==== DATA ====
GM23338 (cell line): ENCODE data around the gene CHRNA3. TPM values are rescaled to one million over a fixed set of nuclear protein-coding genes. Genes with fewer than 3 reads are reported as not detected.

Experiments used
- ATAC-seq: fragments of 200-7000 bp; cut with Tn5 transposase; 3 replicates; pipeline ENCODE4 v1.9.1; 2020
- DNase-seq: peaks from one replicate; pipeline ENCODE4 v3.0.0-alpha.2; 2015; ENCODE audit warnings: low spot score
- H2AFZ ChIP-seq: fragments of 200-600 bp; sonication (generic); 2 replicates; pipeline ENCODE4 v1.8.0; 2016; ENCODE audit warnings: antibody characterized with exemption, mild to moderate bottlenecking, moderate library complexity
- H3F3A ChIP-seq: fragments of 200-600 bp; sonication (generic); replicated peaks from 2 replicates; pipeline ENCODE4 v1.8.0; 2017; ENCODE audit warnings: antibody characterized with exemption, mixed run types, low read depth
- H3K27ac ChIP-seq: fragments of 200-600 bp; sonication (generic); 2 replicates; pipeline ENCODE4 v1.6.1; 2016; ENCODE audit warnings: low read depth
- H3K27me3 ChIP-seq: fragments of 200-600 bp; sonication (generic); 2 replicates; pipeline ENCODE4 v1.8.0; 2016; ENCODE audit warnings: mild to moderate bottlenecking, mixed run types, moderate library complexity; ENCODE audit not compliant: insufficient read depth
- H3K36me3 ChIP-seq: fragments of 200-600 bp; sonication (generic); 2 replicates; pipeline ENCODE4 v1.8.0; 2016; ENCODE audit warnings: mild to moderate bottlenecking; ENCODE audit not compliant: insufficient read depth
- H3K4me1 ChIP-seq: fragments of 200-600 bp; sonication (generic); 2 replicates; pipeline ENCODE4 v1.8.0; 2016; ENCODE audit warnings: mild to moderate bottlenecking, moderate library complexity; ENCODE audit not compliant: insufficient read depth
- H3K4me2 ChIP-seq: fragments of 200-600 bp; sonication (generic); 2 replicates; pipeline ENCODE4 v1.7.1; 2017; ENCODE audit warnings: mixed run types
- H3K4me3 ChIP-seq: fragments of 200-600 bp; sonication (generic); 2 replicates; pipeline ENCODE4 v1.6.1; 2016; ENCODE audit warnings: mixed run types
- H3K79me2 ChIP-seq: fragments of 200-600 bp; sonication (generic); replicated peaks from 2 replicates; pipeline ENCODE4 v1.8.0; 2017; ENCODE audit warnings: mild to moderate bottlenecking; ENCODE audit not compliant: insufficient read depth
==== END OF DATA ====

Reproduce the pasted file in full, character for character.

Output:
GM23338 (cell line): ENCODE data around the gene CHRNA3. TPM values are rescaled to one million over a fixed set of nuclear protein-coding genes. Genes with fewer than 3 reads are reported as not detected.

Experiments used
- ATAC-seq: fragments of 200-7000 bp; cut with Tn5 transposase; 3 replicates; pipeline ENCODE4 v1.9.1; 2020
- DNase-seq: peaks from one replicate; pipeline ENCODE4 v3.0.0-alpha.2; 2015; ENCODE audit warnings: low spot score
- H2AFZ ChIP-seq: fragments of 200-600 bp; sonication (generic); 2 replicates; pipeline ENCODE4 v1.8.0; 2016; ENCODE audit warnings: antibody characterized with exemption, mild to moderate bottlenecking, moderate library complexity
- H3F3A ChIP-seq: fragments of 200-600 bp; sonication (generic); replicated peaks from 2 replicates; pipeline ENCODE4 v1.8.0; 2017; ENCODE audit warnings: antibody characterized with exemption, mixed run types, low read depth
- H3K27ac ChIP-seq: fragments of 200-600 bp; sonication (generic); 2 replicates; pipeline ENCODE4 v1.6.1; 2016; ENCODE audit warnings: low read depth
- H3K27me3 ChIP-seq: fragments of 200-600 bp; sonication (generic); 2 replicates; pipeline ENCODE4 v1.8.0; 2016; ENCODE audit warnings: mild to moderate bottlenecking, mixed run types, moderate library complexity; ENCODE audit not compliant: insufficient read depth
- H3K36me3 ChIP-seq: fragments of 200-600 bp; sonication (generic); 2 replicates; pipeline ENCODE4 v1.8.0; 2016; ENCODE audit warnings: mild to moderate bottlenecking; ENCODE audit not compliant: insufficient read depth
- H3K4me1 ChIP-seq: fragments of 200-600 bp; sonication (generic); 2 replicates; pipeline ENCODE4 v1.8.0; 2016; ENCODE audit warnings: mild to moderate bottlenecking, moderate library complexity; ENCODE audit not compliant: insufficient read depth
- H3K4me2 ChIP-seq: fragments of 200-600 bp; sonication (generic); 2 replicates; pipeline ENCODE4 v1.7.1; 2017; ENCODE audit warnings: mixed run types
- H3K4me3 ChIP-seq: fragments of 200-600 bp; sonication (generic); 2 replicates; pipeline ENCODE4 v1.6.1; 2016; ENCODE audit warnings: mixed run types
- H3K79me2 ChIP-seq: fragments of 200-600 bp; sonication (generic); replicated peaks from 2 replicates; pipeline ENCODE4 v1.8.0; 2017; ENCODE audit warnings: mild to moderate bottlenecking; ENCODE audit not compliant: insufficient read depth